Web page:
A father and son team from Chugia work together to find razor clams.

A father and son team from Chugia work together to find razor clams.

Clam Gulch

When people on the shore of Cook Inlet talk about “razors” they may be referring to Schick or Gillette, or they might be talking about the plentiful population of Pacific razor clams found in the coastline’s muddy tide plain.

This sort of razor can be found in clusters up and down the west coast of North America — in Oregon and Washington, British Columbia, and of course on the Kenai
Peninsula, which supports Alaska’s largest sport and personal use razor clam fishery. Their presence gives rise to the popular and accessible past-time of clamming.

Gathering these tasty clams requires a sport fishing license, a clam shovel, waterproof boots, a bucket, and a willingness to get covered in mud.

After gathering your supplies, check a tide book for the next minus tide, and head to the beaches of Clam Gulch.

Located 20 miles south of Soldotna on the Sterling Highway, the town of Clam Gulch is home to Clam Gulch State Recreation Area. Prospective clammers can take advantage of the recreation area’s day-use parking, overnight camping, and access road that allows four-wheel drive or all-terrain vehicles on to the beach. For more information on camping at Clam Gulch, see our park guide.

Two-wheel drive vehicles should never be taken onto any Alaskan beach, and all vehicles should stay well above the tide line.

While clams can be legally harvested throughout the year, the prime season is April through September. Clams dug during their July and August spawning period are plumper — and considered to be weaker-tasting — than early summer clams. A tide of minus 2.0 or less provides the best access to clam beds. Razor clams can be found beneath the dimples they leave in the surface of the sand, created by the withdrawal of the clam’s neck. Digging three to six inches below the dimple will reveal the clam. Quick digging is crucial, since the clam will use its foot to pull itself deeper into the sand. Before grabbing the clam from the mud, remember their shells can be sharp.

If a clam’s shell is broken during digging, its meat will still be tasty. Alaska’s Department of Fish and Game, requires diggers to retain all razor clams.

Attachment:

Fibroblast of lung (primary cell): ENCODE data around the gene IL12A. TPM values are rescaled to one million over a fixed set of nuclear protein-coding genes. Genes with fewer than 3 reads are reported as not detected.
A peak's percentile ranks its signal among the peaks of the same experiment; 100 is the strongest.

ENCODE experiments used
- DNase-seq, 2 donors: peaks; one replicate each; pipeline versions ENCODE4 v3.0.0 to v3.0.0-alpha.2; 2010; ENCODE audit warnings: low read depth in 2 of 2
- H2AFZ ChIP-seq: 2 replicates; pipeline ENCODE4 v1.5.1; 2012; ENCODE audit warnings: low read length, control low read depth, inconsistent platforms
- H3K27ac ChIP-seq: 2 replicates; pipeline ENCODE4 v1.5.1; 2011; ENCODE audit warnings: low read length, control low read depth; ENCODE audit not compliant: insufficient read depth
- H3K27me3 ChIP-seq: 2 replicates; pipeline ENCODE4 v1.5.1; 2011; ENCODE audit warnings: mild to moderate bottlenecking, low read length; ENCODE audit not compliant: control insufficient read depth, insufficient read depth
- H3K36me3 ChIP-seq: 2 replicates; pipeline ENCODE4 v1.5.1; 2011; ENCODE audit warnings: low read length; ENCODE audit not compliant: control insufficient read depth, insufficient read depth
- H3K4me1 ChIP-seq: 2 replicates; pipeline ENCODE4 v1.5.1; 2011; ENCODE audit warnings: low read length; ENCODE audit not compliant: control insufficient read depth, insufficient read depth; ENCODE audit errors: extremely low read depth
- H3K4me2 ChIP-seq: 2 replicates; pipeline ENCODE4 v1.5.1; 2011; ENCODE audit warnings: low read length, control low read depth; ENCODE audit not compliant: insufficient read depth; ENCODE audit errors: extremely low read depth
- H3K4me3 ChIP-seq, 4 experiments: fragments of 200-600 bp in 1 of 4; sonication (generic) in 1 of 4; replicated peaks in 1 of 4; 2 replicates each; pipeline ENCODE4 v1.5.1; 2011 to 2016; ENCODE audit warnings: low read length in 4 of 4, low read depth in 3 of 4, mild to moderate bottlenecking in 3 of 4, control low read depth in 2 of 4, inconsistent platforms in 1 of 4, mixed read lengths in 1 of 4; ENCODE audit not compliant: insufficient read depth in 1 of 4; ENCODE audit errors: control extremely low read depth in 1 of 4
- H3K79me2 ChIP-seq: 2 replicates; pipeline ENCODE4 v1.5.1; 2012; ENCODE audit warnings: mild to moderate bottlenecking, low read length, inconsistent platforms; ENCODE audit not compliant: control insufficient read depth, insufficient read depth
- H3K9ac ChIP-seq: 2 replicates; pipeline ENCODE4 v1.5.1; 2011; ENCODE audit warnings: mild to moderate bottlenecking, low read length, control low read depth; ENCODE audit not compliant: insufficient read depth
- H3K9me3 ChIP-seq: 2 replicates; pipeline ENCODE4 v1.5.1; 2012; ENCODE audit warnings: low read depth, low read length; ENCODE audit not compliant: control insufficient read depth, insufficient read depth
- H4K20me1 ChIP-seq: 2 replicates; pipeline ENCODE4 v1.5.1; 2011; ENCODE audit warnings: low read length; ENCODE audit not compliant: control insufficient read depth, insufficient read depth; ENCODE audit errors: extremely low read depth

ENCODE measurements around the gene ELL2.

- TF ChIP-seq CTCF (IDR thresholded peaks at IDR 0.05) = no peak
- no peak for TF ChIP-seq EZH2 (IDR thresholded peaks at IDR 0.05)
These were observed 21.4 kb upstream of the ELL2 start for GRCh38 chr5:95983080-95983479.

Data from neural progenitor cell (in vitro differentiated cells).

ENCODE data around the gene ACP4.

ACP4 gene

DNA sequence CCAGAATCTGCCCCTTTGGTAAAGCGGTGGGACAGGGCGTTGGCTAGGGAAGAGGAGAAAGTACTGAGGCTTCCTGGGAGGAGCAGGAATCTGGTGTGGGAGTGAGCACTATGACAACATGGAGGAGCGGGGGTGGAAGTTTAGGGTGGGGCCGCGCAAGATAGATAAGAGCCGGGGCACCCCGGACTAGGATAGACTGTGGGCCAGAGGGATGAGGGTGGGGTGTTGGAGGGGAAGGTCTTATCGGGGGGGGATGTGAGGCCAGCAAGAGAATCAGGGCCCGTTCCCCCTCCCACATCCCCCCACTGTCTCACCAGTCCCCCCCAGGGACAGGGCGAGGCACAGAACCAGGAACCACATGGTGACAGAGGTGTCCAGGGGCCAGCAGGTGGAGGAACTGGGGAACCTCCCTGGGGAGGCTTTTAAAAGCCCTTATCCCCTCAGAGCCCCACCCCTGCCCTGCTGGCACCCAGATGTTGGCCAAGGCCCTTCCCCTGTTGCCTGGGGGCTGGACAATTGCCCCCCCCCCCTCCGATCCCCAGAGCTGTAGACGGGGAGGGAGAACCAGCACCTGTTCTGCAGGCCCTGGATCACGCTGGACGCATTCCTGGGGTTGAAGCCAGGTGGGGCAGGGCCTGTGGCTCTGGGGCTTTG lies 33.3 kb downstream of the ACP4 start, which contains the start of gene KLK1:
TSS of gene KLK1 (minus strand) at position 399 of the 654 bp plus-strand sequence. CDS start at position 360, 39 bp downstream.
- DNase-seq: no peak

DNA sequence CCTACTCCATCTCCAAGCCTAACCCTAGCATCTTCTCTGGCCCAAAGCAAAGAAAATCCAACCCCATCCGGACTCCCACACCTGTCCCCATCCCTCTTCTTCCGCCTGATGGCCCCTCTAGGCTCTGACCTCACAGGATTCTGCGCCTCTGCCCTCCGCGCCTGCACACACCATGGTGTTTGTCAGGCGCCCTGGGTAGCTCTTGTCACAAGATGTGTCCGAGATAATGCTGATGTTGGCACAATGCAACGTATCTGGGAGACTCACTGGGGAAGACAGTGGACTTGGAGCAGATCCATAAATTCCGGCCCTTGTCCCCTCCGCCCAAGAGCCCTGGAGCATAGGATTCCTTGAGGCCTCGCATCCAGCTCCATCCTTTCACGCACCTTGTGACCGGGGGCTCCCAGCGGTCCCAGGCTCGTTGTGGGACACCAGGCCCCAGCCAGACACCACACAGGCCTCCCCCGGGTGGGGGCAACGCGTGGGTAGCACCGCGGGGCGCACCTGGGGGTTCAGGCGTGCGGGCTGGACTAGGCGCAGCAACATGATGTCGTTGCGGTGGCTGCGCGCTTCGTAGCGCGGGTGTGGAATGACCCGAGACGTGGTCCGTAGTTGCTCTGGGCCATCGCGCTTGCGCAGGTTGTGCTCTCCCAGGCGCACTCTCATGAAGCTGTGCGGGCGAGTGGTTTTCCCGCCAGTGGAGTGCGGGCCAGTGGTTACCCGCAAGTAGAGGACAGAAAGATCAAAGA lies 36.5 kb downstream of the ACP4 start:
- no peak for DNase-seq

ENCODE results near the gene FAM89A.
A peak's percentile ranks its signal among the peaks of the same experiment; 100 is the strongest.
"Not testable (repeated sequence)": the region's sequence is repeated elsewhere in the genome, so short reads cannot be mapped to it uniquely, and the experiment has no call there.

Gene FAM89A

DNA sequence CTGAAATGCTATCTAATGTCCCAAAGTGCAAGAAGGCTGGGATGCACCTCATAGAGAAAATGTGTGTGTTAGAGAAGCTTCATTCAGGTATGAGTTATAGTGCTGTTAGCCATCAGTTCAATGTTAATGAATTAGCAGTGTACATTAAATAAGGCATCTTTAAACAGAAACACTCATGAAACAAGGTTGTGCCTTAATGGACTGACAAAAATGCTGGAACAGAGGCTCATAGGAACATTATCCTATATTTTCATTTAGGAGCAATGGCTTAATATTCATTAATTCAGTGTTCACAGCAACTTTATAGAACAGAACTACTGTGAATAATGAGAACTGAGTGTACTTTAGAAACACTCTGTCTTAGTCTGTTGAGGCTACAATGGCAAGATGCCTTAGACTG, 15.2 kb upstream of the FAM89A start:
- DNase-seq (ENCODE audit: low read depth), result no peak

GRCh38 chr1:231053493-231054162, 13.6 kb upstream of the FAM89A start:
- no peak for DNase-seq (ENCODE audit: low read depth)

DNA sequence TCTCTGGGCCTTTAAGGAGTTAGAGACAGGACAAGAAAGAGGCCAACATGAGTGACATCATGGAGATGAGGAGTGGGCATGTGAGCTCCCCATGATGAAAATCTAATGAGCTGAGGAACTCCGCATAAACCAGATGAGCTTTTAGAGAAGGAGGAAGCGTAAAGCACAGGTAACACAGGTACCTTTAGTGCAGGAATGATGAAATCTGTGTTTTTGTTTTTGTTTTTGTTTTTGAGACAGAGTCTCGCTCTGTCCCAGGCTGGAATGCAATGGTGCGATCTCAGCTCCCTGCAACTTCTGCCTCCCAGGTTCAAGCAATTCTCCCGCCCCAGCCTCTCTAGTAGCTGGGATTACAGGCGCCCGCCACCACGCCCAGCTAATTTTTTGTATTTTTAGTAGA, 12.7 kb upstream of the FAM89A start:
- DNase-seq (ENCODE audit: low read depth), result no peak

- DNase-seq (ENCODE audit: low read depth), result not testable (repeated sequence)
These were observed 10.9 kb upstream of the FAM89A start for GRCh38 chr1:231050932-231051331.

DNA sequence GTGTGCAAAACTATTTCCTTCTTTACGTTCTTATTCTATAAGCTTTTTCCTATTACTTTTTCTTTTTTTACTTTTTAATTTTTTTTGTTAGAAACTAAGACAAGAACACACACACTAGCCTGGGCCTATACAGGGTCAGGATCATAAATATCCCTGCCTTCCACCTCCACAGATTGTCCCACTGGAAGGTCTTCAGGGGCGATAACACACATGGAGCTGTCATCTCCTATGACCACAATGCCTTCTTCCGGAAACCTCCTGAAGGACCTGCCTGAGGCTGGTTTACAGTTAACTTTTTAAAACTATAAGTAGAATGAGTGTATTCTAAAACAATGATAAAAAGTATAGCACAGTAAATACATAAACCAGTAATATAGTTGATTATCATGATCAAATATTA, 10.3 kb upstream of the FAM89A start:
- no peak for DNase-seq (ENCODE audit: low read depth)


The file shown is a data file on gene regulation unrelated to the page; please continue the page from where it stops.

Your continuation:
Check the regs at bit.ly/Clamming.

Clam Gulch

More in Life

This photo of Frenchy with a freshly killed black bear was taken on the Kenai Peninsula in the early 1900s. (Photo courtesy of the Viani Family Collection)
Unraveling the story of Frenchy, Part 1

The stories were full of high adventure — whaling, mining, polar bear hunting, extensive travel, and the accumulation of wealth

Seeing God’s hand in this grand and glorious creation

The same God of creation is the God that made me and you with the same thoughtfulness of design, purpose and intention

Chewy and sweet the macaroons are done in 30 minutes flat. (Tressa Dale/Peninsula Clarion)
Sophisticated, simplified

When macarons are too complicated, make these delicious, simple macaroons

Michael S. Lockett / capital city weekly
Gigi Monroe welcomes guests to Glitz at Centennial Hall, a major annual drag event celebrated every Pride Month, on June 18.
Packed houses, back to back: GLITZ a roaring success

Sold-out sets and heavy-hitting headliners

Michael Armstrong / Homer News 
Music lovers dance to Nervis Rex at the KBBI Concert on the Lawn on July 28, 2012, at Karen Hornaday Park in Homer.
Concert on the Lawn returns

COTL line up includes The English Bay Band, a group that played in 1980

Marcia and Mary Alice Grainge pose in 1980 with a pair of caribou antlers they found in 1972. The sisters dug the antlers from deep snow and detached them from a dead caribou. (Photo provided by Marcia Grainge King)
Fortune and misfortune on the Kenai — Part 2

In Kasilof, and on Kachemak Bay, in Seldovia and later in Unga, Petersen worked various jobs before being appointed deputy marshal in 1934

“Glimmer of Hope: How Tragedy Sparked a Movement” was published in 2018 by Razorbill and Dutton, imprints of Penguin Random House LLC. (Image via amazon.com)
Off the Shelf: The power of personal voice

“A Glimmer of Hope: How Tragedy Sparked a Movement” provides first-person accounts of the school shooting in Parkland, Florida

Most Read